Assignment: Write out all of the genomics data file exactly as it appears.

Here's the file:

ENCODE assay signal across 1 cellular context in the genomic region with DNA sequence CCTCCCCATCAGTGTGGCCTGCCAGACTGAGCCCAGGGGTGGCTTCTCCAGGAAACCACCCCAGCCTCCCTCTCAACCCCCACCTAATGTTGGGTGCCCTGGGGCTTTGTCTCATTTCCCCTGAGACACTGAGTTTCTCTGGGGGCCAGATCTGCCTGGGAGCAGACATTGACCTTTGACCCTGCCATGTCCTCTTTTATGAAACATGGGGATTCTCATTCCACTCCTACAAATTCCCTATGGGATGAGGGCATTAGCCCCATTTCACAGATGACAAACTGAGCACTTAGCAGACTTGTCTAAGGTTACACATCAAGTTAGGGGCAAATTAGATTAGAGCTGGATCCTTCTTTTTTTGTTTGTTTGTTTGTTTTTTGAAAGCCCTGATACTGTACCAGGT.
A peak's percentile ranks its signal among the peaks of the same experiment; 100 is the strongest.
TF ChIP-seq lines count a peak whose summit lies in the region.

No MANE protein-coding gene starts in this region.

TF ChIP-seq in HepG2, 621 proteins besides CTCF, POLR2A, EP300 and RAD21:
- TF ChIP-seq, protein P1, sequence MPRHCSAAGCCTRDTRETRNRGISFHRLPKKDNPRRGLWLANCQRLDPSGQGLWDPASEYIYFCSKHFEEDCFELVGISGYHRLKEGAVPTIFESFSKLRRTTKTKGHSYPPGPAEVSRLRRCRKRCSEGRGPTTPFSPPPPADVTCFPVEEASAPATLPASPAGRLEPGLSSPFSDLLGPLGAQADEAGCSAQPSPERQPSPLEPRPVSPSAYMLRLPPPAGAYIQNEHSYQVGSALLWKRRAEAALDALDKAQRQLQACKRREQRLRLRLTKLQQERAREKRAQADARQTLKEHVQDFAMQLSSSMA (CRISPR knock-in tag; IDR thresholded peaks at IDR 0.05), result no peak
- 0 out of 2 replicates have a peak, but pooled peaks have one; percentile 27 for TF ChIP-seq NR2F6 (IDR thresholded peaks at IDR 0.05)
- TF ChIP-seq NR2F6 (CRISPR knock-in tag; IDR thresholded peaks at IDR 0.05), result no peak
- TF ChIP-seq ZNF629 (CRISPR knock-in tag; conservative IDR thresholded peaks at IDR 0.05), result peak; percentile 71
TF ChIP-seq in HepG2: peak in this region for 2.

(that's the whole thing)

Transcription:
ENCODE assay signal across 1 cellular context in the genomic region with DNA sequence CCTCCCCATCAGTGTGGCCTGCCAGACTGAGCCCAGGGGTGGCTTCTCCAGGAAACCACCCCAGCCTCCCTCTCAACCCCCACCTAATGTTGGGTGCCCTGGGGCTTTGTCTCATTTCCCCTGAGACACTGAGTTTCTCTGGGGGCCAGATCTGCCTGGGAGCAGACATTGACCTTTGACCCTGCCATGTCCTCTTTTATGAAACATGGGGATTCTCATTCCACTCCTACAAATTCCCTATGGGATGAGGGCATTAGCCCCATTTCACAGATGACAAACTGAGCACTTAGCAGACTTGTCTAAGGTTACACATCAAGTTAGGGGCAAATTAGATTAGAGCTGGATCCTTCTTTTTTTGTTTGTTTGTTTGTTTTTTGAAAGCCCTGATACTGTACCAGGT.
A peak's percentile ranks its signal among the peaks of the same experiment; 100 is the strongest.
TF ChIP-seq lines count a peak whose summit lies in the region.

No MANE protein-coding gene starts in this region.

TF ChIP-seq in HepG2, 621 proteins besides CTCF, POLR2A, EP300 and RAD21:
- TF ChIP-seq, protein P1, sequence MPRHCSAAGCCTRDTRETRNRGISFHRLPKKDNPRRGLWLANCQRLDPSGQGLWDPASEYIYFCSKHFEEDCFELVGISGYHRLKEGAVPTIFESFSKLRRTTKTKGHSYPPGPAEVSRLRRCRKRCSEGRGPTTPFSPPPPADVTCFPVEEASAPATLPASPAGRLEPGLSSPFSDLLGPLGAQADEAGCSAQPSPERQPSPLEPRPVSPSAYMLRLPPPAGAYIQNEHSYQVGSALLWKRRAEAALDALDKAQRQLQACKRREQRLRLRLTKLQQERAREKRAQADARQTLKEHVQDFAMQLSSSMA (CRISPR knock-in tag; IDR thresholded peaks at IDR 0.05), result no peak
- 0 out of 2 replicates have a peak, but pooled peaks have one; percentile 27 for TF ChIP-seq NR2F6 (IDR thresholded peaks at IDR 0.05)
- TF ChIP-seq NR2F6 (CRISPR knock-in tag; IDR thresholded peaks at IDR 0.05), result no peak
- TF ChIP-seq ZNF629 (CRISPR knock-in tag; conservative IDR thresholded peaks at IDR 0.05), result peak; percentile 71
TF ChIP-seq in HepG2: peak in this region for 2.